The Deadliest Bouquet #1 is Crafted with Deep, Well Established Characterisation

The Deadliest Bouquet #1 – Review

Deadliest Bouquet #1 is a murder-mystery thriller about three sisters who try to solve their mother’s murder. It is written and lettered by Erica Schultz, with interior art by Carola Barelli with colors by Gab Contreras. Covers are by Kevin Wada, with editing by James Emmett.  Readers who enjoyed comics like An Unkindness of Ravens will like this book.

Synopsis:

Three somewhat estranged sisters must solve the murder of their mother, Jasmine. Poppy and Violet return home after time away to help Rose figure out what has happened. Their mother trained each of them in the art of espionage and assassination, so the now grown young women are all well equipped to find out who has taken their mother’s life. As family secrets come to light, none of the sisters are safe from these revelations.

Deadliest Bouquet #1 is published by Vice Press, and a Kickstarter Campaign for the miniseries (issues #1-5) begins May 11th, 2021.

The Deadliest Bouquet #1 is Crafted with Deep, Well Established Characterisation 1
Deadliest Bouquet #1 – Front Cover

Deadliest Bouquet #1 – Story

Issue one drops us right into the action. The matriarch of the Hawthorn family, Jasmine, has been murdered. Rose, her eldest daughter, immediately calls her sisters to try and get their help. Though her sisters are somewhat distant, they are more than willing to band together to try and solve their mother’s murder.

Immediately we realize the girls had a less than typical upbringing. Even as Rose tells her sister Poppy about discovering her mother’s body, Poppy comments on how she’s not burying another body in the backyard, and we see a flashback of the three sisters with their mother and shovels.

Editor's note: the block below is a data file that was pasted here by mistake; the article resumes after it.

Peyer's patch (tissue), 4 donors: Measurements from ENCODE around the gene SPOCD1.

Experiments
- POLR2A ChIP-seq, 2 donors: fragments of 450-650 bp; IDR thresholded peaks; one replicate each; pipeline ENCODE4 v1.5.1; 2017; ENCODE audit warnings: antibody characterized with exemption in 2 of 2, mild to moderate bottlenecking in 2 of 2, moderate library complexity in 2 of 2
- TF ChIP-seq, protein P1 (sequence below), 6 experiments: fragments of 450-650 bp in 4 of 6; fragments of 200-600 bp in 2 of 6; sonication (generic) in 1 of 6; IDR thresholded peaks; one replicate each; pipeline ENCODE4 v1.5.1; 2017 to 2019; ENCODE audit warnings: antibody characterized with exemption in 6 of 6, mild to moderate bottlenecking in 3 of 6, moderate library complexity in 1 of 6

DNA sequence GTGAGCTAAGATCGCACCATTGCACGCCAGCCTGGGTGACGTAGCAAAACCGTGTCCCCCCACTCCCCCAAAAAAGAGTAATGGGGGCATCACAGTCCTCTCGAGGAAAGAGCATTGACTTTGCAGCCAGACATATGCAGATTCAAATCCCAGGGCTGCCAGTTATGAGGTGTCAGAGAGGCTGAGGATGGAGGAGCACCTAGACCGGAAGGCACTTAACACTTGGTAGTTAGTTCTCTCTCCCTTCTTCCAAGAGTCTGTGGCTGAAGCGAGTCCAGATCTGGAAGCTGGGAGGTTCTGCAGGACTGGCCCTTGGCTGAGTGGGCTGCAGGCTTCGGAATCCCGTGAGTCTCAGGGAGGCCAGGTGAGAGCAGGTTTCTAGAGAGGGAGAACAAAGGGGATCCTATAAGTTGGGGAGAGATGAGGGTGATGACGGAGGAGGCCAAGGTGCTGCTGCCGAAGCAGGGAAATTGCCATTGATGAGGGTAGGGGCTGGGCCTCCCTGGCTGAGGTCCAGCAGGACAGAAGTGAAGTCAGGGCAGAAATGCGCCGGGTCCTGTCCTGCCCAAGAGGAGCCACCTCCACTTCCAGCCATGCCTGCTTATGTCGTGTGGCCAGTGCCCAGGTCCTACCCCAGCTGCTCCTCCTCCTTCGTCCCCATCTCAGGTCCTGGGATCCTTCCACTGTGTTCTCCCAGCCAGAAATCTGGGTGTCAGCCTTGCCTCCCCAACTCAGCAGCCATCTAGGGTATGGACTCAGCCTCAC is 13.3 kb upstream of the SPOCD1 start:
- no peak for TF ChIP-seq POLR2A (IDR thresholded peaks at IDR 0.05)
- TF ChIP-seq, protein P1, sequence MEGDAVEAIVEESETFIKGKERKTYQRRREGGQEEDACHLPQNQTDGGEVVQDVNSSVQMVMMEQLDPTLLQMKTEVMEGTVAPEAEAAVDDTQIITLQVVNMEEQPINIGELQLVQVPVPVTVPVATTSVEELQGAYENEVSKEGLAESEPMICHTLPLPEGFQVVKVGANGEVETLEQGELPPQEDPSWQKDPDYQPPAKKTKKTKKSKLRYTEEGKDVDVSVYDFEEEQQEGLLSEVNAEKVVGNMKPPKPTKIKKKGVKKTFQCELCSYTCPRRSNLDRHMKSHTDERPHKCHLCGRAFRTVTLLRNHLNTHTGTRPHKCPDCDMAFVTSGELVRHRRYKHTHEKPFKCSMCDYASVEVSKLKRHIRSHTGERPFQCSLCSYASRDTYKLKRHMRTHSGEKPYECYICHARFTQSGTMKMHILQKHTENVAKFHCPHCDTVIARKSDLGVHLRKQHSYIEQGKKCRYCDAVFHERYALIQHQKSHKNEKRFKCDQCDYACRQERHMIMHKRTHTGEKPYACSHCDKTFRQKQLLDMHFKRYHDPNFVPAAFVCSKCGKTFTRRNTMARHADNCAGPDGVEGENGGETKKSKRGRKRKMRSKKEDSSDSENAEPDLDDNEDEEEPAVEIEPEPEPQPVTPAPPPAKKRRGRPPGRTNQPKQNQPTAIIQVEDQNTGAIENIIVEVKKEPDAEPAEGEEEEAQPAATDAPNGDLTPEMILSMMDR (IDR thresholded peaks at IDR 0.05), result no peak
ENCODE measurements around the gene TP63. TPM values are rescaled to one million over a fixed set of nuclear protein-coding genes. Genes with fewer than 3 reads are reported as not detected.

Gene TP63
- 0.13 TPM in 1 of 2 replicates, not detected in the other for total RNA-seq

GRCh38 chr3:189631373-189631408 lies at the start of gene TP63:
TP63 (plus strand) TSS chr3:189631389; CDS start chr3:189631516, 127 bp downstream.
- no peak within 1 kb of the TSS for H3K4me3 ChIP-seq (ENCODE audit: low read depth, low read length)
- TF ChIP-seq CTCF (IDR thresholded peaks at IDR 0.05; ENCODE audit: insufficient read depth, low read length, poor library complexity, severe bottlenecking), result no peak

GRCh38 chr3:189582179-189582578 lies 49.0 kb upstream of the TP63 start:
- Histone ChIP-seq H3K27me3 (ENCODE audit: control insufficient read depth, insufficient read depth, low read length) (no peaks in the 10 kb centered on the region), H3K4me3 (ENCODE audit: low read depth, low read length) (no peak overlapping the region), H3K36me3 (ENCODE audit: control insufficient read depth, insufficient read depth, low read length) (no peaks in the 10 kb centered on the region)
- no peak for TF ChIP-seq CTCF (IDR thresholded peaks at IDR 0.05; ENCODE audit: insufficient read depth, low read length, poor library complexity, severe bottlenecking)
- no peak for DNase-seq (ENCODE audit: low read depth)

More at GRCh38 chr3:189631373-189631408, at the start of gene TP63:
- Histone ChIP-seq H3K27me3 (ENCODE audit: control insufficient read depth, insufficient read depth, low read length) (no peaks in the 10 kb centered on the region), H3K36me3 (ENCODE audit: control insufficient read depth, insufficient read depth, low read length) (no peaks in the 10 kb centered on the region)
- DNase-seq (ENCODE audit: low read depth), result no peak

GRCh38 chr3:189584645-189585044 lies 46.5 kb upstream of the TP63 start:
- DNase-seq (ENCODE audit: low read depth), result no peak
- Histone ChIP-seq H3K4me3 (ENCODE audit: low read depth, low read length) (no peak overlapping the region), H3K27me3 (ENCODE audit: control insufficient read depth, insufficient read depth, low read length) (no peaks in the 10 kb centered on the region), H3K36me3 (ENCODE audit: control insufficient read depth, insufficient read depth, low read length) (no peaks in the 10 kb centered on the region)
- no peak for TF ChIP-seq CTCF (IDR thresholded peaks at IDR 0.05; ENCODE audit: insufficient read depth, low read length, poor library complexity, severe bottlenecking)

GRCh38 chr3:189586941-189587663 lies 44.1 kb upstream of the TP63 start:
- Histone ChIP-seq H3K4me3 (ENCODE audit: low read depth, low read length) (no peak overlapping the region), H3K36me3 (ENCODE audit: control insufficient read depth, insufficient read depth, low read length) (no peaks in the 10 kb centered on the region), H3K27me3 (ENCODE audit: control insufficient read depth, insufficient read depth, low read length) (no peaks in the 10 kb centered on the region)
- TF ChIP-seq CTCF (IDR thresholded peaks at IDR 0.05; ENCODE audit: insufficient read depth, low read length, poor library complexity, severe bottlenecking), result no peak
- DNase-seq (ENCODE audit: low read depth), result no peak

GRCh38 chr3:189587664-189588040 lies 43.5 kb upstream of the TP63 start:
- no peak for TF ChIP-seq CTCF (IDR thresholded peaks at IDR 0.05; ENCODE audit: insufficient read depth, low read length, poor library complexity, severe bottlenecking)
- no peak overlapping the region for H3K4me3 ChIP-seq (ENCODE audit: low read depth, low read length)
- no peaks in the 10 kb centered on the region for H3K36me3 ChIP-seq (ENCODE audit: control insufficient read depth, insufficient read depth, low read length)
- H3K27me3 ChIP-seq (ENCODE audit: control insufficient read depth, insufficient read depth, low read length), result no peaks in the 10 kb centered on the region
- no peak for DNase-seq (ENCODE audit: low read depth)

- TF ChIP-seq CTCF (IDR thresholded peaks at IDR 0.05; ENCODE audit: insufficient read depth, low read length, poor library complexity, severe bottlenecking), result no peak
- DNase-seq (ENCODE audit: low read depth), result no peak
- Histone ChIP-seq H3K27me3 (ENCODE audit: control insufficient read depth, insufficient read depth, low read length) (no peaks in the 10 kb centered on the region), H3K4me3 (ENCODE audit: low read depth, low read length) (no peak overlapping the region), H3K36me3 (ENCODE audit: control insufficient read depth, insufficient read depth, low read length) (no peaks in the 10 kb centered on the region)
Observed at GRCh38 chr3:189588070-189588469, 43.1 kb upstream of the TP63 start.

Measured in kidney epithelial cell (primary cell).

We get glimpses of the sisters’ upbringing many times throughout the story. It is quickly apparent they were trained for something, and that they can each be brutal in their way when they want to. Each of the sisters are very distinct in terms of characterization. Poppy is maternal, while Rose seems very dedicated and loyal to her family, while Violet is a bit volatile. 

From one of the flashbacks, we get a distinct feeling that their mother may have killed their father, and that could be the body buried in the backyard. 

Deadliest Bouquet #1 – Art

The art in this issue has a very contemporary vibe to it, and much like the flowery names of the main characters, there are pops of bright and intense colors that draw the eye. I specifically liked the use of floral/shield symbols to denote who was narrating a particular section. It was an easy visual cue for the audience without taking up too much of the page. Barelli’s art is very crisp and clean, and the coloring work done by Contreras compliments it.

I also got to see a preview of the character designs, and each sister has her symbol in those as well, Violet with knives, Poppy with brass knuckles, and finally Rose with guns. Erica previewed some stickers based on these images on her Twitter, and they look fantastic.

The cover art for the first issue is on point. Kevin Wada gives us a look into how each of the sisters feels with their expressions, ranging from hesitant to ready for the fight ahead. 

Deadliest Bouquet #1 Conclusion

The first issue does a great job establishing the mystery the sisters are setting out to solve and has me on my toes to support their upcoming Kickstarter campaign. This story does an excellent job of setting the stage for the mystery immediately. This comic is crafted with deep, well-established characterization. 

I can’t wait to read the rest of the story once the miniseries is released!


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